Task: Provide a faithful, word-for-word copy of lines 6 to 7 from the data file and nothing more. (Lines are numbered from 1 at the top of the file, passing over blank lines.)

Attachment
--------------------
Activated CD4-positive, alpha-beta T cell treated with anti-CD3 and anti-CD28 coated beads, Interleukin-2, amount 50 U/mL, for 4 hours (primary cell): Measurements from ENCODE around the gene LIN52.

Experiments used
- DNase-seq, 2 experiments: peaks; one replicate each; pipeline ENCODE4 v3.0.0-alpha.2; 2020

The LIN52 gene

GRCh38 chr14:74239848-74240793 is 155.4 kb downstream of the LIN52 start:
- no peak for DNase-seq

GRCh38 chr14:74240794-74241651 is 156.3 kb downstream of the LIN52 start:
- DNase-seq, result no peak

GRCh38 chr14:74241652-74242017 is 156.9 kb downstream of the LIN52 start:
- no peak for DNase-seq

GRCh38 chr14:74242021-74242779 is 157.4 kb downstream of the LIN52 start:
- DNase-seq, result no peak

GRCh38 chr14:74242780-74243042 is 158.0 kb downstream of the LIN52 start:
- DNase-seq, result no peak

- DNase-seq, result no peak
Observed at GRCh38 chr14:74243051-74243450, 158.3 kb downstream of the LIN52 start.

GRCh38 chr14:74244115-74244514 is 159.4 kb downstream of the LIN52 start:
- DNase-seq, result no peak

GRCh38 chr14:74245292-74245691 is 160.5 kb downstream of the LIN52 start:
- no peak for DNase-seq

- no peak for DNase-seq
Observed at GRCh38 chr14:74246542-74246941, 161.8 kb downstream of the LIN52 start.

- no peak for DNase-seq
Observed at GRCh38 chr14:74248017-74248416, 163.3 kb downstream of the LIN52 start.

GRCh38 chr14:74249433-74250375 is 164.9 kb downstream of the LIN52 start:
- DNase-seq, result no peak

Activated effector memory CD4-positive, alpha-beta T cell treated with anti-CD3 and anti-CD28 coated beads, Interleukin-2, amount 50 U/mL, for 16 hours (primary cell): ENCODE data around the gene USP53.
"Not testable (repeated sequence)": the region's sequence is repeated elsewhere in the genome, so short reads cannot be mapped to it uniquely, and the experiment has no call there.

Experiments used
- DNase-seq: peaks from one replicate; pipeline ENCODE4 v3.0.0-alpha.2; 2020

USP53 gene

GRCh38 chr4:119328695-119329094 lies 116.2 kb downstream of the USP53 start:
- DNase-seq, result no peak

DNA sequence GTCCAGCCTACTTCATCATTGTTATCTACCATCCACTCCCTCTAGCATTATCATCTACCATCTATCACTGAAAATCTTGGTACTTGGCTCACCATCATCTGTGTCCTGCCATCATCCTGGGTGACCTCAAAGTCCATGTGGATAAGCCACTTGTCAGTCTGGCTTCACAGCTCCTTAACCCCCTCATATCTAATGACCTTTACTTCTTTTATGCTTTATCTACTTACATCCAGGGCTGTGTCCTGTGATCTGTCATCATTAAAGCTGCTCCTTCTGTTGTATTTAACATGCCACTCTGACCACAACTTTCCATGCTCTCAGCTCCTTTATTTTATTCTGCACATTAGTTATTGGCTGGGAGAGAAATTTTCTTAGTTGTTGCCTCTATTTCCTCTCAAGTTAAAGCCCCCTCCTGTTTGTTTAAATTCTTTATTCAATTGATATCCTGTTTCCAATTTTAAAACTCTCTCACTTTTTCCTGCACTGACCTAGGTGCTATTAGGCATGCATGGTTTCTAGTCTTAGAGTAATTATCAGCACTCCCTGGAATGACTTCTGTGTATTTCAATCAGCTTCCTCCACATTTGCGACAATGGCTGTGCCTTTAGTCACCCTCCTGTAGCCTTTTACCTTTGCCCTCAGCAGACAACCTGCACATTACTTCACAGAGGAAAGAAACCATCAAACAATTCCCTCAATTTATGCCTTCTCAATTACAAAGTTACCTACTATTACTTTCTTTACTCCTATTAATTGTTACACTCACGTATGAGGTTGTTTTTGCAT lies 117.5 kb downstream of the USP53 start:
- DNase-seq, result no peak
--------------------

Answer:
- no peak for DNase-seq

GRCh38 chr14:74240794-74241651 is 156.3 kb downstream of the LIN52 start: